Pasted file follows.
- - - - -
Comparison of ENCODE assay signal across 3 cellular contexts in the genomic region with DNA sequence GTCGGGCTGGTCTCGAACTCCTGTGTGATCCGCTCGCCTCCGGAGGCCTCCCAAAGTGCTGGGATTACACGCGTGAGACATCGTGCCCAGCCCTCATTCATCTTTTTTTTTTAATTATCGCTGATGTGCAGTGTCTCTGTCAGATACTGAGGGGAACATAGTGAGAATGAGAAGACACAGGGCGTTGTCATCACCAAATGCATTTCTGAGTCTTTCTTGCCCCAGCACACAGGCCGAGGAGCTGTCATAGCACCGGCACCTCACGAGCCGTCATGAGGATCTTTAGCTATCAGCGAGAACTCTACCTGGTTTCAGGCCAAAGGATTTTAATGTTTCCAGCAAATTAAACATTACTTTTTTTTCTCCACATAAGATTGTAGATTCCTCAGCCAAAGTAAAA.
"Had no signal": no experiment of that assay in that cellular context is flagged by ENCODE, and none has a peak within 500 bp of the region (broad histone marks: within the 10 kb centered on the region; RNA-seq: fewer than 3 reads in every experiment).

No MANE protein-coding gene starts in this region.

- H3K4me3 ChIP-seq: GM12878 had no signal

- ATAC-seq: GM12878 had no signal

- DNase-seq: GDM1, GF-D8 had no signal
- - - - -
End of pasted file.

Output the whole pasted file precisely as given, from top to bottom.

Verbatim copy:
Comparison of ENCODE assay signal across 3 cellular contexts in the genomic region with DNA sequence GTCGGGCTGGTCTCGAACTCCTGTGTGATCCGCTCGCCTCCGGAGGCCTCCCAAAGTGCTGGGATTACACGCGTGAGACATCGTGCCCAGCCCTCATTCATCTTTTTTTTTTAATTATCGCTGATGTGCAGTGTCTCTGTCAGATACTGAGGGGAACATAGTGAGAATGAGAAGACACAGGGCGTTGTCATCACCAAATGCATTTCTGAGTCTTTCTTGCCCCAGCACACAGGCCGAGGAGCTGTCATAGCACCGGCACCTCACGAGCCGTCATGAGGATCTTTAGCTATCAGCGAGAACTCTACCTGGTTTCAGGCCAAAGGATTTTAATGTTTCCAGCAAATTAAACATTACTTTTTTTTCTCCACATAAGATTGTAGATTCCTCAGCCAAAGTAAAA.
"Had no signal": no experiment of that assay in that cellular context is flagged by ENCODE, and none has a peak within 500 bp of the region (broad histone marks: within the 10 kb centered on the region; RNA-seq: fewer than 3 reads in every experiment).

No MANE protein-coding gene starts in this region.

- H3K4me3 ChIP-seq: GM12878 had no signal

- ATAC-seq: GM12878 had no signal

- DNase-seq: GDM1, GF-D8 had no signal